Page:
“The Partridge Family” ran on ABC television from September 25, 1970, until it ended on March 23, 1974. It would find an appreciate and loyal audience in syndication for years. Apparently the bus wasn’t so fortunate. As the story goes, after the show ended, the bus was sold several times until it was found abandoned in a parking lot at Lucy’s Tacos In East Los Angeles.
It was reportedly junked in 1987.
(Some text reprinted from Britannica.com and other internet sources)
Ken Zurski’s book “Unremembered: Tales of the Nearly Famous and the Not Quite Forgotten is available now http://a.co/d/hemqBno
By Ken Zurski
In the early half of the 20th century, shortly after World War I ended, mathematician Edward Kasner, a professor at Columbia University, devised the concept of showing the common features of whole numbers, no matter how large. As an example, he came up with the number one followed by a hundred zeros.
Writing out such a large number was ridiculous of course, and at the time formal names didn’t exist for numbers larger than a trillion.
But he needed a name.
So he asked his nine-year-old nephew Milton to intervene. During a causal stroll in New Jersey’s Palisades Woods, Edward wondered if Milton could come up with one. “Googol” was the boy’s answer. So Milton’s silly sounding recommendation became “Googolplex,” or one followed by a googol zeros. Kasner began using the name in his classes.
Flash forward more than 70 years in 1995 when two Stanford University students Larry Page and Sergey Brin began collaborating on a search engine they originally called BackRub. The project began to attract investors and bandwidth grew. But they needed a new name, something catchier, something they could easily register online.
Google was chosen as the common spelling of Googol which, thanks to Kasner, was as close to an infinite number as possible.
“We picked the name “Google” because our goal is to make huge quantities of information available to everyone,” Page later recalled.
When they presented the name however, math traditionalists balked. “You idiots, you spelled it [Googol] wrong!” one chastised. But Google.com was available and Googol.com was not. Besides, Page said, “It sounds cool and [still] has only six letters.”
According to an official statement Google’s corporate website (yes, there is one): “The name “Google” reflects Larry and Sergey’s mission to organize a seemingly infinite amount of information on the web.”
Simple enough. But what about young Milton? How did the word “Googol” pop into his head? Speculation runs rampant here. A great niece of Dr. Kasner, Denise Sirotta, claims her father Edwin, Milton’s younger brother, should get some credit since he claimed the siblings came up with the name together. “He was asked for a word with a sound that had lots of O’s in it,” she said.
Another observation seems to make more sense especially in the imaginative mind of a toddler. Caroline Birenbaum, another great-niece of Dr. Kasner’s, speculates the word was inspired by a comic-strip character named Barney Google, who debuted in 1919. She says Dr. Kasner, liked cartoons.
“He may have tweaked the spelling to avoid any trademark issues,” she claims.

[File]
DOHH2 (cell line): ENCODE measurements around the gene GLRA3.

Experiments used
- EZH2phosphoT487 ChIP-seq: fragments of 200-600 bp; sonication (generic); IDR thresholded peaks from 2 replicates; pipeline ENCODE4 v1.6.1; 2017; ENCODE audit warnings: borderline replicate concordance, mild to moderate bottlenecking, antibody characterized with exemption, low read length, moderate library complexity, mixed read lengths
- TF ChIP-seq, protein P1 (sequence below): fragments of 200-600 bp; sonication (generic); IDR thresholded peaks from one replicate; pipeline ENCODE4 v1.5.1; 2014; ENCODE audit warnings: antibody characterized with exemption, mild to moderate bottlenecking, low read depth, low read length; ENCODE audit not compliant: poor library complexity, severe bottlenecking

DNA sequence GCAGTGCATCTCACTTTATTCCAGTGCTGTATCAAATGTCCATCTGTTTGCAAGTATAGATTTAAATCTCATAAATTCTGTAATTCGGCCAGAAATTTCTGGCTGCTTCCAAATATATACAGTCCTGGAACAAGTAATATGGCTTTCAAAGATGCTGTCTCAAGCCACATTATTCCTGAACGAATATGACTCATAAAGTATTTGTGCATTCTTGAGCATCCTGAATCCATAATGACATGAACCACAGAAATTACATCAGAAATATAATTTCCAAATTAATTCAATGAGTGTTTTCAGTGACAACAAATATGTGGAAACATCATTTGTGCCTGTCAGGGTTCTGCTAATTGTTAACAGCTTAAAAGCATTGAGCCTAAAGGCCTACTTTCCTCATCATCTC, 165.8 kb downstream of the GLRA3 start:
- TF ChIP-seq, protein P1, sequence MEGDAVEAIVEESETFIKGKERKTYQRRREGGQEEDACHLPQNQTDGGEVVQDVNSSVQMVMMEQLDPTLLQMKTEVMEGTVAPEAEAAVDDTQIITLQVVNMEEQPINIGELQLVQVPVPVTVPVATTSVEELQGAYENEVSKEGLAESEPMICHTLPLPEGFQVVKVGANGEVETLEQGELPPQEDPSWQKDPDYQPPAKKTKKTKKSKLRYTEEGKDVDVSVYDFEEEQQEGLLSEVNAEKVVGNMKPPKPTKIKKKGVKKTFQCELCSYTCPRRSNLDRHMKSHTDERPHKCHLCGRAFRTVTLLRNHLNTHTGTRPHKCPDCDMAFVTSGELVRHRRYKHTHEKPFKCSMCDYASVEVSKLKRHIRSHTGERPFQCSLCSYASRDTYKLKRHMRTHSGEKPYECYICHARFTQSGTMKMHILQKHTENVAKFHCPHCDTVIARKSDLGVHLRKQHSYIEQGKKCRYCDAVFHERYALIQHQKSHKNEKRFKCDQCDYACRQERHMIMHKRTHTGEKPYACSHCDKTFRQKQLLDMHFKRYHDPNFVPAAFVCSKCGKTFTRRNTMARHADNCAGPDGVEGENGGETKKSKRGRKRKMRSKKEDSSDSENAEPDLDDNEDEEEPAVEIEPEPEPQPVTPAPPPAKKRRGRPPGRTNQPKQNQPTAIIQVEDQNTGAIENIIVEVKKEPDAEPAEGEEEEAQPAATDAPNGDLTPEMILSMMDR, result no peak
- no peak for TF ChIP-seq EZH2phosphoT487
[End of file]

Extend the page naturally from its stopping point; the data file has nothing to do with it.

Barney Google was an American comic strip created by Billy DeBeck, that originally appeared on the sports pages. Google had big “banjo” eyes, a mustache, a large bulbous nose, and wore a tuxedo-type suit. He was an “avid sportsman and N’er do well” involved with some of the more contentious contests like poker, prize fights and horse racing. Google’s bow-legged horse “Spark Plug” was introduced in 1922, and nicknamed “Sparky.” The horse was a nag who rarely raced, but when he did it became a big media event. Millions of readers bought in.
A popular song was introduced, a foxtrot, titled “Barney Google and Spark Plug”
Barney Google—with the goo, goo, googly eyes,
Barney Google—bet his horse would win the prize;
When the horses ran that day,
Spark Plug ran the other way!
Barney Google—with the goo-goo-googly eyes!
In 1934, another character named Snuffy Smith joined the fray and Barney Google and Spark Plug were phased out.
So Google, the word itself, was in the public consciousnesses long before the giant search engine came along. Still, Kasner had no idea that it would become so popular in the next century.
So where did his inspiration for the seemingly infinite number come from?
Kasner, who never married, cited a description of unrequited love. In a divorce case, he explained, a woman called the commitment she had for her husband as “a million billion billion times and eight times around the world.” Kaisner was struck by the expansive description. “It was the largest number ever conceived of,” he said. So he set out to immortalize it.
And his little nephew inspired a name.
By Ken Zurski
Mathematician Charles Howard Hinton was both equally fascinated and frustrated by the concept of the fourth dimension, also known as the “other dimension,” or the one dimension of time and space that no one had been able to verify or explain. Albert Einstein tried. He deduced in his Theory of Special Relativity that the fourth dimension is “time” and that “time is inseparable from space.” Since then science fiction writers have used the space-time continuum to great dramatic effect in their stories.